Introduction to KDD for Tony's MI Course

Introduction to KDD for Tony's MI Course

1 COMP3503 Intro to Inductive Modeling with Daniel L. Silver 2 Agenda Deductive and Inductive Modeling Learning Theory and Generalization Common Statistical Methods

3 The KDD Process Interpretation and Evaluation Data Mining Knowledge Selection and Preprocessing Data Consolidation Data Warehouse Consolidated Data

Data Sources p(x)=0.02 Patterns & Models Prepared Data 4 Deductive and Inductive Modeling Induction versus Deduction Top-down verification Deduction Model or General Rule

Example A Example B Example C Induction Bottom-up construction 5 6 Deductive Modeling Top-down (toward the data) verification of an hypothesis The hypothesis is generated within the mind of the data miner

Exploratory tools such as OLAP and data visualization software are used Models tend to be used for description 7 Inductive Modeling Bottom-up (from the data) development of an hypothesis The hypothesis is generated by the technology directly from the data Statistical and machine learning tools such as regression, decision trees and artificial neural networks are used Models can be used for prediction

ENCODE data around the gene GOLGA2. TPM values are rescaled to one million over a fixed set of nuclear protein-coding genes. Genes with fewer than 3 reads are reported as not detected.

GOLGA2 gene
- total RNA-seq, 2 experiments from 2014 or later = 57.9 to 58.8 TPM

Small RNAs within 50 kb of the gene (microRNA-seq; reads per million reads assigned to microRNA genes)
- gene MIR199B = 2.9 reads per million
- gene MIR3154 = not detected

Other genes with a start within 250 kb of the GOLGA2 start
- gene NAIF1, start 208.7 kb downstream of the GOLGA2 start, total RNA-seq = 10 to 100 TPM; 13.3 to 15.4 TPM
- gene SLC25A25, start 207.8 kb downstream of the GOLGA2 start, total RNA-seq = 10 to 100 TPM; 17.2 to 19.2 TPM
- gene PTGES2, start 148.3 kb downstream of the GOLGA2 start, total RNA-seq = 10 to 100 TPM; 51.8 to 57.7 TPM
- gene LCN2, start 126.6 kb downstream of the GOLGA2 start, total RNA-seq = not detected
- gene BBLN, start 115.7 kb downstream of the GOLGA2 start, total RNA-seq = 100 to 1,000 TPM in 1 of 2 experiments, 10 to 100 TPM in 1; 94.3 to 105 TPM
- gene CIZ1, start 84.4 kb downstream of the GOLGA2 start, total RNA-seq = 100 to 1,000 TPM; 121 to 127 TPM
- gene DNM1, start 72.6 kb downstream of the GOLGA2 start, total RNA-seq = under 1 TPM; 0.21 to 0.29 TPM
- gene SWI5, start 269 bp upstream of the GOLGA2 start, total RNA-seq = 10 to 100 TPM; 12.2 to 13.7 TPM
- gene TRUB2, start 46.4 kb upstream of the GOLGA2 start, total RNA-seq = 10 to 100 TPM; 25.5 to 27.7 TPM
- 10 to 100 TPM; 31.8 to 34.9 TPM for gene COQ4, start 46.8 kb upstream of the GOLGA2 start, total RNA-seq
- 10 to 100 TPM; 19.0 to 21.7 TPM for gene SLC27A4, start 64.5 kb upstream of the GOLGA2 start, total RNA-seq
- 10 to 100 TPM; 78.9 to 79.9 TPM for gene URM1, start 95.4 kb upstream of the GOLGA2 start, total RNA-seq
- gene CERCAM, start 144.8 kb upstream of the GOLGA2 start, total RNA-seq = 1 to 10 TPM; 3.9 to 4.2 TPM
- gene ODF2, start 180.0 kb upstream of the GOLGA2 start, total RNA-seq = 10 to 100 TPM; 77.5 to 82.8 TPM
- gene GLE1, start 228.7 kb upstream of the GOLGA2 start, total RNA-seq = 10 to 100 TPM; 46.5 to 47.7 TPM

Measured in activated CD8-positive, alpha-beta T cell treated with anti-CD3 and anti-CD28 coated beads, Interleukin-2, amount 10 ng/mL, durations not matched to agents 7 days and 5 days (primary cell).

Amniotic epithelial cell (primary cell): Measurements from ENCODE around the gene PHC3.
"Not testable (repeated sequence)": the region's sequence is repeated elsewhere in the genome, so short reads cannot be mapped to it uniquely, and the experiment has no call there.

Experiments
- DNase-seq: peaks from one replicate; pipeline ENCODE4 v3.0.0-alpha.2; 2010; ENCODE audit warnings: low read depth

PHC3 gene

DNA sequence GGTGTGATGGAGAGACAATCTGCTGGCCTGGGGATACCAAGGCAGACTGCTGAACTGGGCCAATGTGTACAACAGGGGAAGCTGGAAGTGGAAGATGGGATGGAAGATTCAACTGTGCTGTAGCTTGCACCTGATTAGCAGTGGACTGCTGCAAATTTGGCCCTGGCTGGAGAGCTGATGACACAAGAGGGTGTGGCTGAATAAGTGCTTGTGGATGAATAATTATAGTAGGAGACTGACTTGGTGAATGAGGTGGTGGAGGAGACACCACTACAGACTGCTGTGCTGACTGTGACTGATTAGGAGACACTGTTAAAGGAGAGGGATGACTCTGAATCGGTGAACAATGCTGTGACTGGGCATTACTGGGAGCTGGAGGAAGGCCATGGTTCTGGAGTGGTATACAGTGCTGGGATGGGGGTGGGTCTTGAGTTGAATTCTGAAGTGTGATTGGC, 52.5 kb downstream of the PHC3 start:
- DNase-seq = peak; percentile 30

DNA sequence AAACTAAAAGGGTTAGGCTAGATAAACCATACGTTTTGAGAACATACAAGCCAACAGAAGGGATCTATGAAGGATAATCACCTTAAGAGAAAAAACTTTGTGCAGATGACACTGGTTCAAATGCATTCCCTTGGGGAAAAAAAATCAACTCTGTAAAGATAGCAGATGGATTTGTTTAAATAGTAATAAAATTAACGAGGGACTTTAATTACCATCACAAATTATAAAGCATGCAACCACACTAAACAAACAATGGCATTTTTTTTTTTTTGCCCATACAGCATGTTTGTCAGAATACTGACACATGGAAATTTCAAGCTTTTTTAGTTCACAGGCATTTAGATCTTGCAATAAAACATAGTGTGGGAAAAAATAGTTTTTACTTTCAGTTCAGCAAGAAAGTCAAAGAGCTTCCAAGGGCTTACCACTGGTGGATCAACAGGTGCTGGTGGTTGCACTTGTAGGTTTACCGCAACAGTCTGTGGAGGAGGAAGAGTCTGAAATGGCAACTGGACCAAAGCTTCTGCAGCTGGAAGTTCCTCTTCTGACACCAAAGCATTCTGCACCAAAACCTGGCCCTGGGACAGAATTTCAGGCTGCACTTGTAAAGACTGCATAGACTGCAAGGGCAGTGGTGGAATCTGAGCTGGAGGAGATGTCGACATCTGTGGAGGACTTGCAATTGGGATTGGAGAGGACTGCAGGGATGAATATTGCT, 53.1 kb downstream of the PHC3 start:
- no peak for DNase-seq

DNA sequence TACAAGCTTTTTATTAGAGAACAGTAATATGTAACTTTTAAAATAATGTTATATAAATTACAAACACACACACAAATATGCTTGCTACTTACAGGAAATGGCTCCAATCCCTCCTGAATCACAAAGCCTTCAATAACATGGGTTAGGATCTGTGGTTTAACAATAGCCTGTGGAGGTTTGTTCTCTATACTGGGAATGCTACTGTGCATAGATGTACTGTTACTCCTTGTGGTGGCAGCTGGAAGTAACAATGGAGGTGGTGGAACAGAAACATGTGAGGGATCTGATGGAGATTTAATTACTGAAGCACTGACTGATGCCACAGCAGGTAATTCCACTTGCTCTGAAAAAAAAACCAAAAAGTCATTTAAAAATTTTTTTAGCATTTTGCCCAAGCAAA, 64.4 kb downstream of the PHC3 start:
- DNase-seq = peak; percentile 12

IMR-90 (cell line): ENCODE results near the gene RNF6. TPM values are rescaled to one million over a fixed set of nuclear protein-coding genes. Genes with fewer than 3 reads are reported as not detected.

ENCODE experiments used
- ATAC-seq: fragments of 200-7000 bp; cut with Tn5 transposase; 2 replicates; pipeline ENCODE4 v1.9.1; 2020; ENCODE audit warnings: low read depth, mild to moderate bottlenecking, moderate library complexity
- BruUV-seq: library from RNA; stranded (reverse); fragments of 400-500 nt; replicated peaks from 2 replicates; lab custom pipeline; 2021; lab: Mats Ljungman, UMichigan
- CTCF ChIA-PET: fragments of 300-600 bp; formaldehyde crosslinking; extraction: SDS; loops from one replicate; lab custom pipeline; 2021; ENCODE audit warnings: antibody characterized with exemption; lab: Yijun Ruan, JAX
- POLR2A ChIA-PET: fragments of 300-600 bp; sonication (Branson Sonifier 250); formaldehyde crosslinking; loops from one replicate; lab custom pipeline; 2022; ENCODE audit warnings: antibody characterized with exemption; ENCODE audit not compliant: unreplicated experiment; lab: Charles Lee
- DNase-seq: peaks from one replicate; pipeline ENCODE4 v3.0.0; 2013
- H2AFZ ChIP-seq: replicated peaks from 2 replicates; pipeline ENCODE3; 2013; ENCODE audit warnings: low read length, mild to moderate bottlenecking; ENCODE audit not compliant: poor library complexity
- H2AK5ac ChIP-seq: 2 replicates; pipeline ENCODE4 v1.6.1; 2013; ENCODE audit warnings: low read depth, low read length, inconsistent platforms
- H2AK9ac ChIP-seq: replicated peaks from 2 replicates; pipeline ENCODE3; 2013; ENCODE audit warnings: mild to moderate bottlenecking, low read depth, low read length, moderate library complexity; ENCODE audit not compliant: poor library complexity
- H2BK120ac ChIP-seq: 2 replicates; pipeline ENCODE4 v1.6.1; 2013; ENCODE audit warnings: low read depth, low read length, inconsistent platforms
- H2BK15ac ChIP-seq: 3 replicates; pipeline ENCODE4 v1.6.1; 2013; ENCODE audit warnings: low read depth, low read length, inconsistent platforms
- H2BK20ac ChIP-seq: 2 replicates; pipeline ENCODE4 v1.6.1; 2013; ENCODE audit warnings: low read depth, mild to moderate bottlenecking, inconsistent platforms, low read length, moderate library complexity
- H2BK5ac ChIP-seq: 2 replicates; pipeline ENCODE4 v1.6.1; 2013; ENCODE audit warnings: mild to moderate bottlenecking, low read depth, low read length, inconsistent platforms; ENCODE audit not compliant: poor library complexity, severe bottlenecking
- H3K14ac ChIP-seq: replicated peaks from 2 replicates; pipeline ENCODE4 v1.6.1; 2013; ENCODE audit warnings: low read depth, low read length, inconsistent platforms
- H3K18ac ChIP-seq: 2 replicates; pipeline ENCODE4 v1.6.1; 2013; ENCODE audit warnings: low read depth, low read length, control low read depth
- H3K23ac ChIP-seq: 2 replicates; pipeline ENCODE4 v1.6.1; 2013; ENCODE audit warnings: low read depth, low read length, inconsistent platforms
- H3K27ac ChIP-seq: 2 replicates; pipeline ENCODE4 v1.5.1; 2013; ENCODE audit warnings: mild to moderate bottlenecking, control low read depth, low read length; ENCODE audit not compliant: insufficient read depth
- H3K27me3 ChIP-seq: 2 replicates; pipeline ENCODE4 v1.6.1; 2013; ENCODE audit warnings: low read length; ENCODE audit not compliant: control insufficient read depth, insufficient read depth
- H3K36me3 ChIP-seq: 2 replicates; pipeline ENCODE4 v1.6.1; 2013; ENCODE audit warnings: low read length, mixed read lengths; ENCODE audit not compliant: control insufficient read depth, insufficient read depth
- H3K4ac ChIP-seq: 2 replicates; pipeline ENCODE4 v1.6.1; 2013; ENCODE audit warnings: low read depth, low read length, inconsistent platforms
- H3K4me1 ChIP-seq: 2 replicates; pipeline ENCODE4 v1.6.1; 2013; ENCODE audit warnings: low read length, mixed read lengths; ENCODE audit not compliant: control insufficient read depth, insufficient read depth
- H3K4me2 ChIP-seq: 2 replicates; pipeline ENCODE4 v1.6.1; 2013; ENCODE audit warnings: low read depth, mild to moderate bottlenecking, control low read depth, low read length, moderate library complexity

8 Inductive Modeling Objective: Develop a general model or hypothesis from specific examples Function approximation (curve f(x) fitting) x Classification (concept learning, pattern recognition) A

x2 B x1 9 Learning Theory and Generalization Inductive Modeling = Learning Basic Framework for Inductive Learning Testing Examples Environment

Training Examples (x, f(x)) Inductive Learning System Induced Model or Hypothesis ~ f(x)? h(x) = A problem of representation and search for the best hypothesis, h(x). Output Classification

(x, h(x)) 10 Inductive Modeling = Data Mining Ideally, an hypothesis (model) is: Complete covers all potential examples Consistent no conflicts Accurate - able to generalize to previously unseen examples Valid presents a truth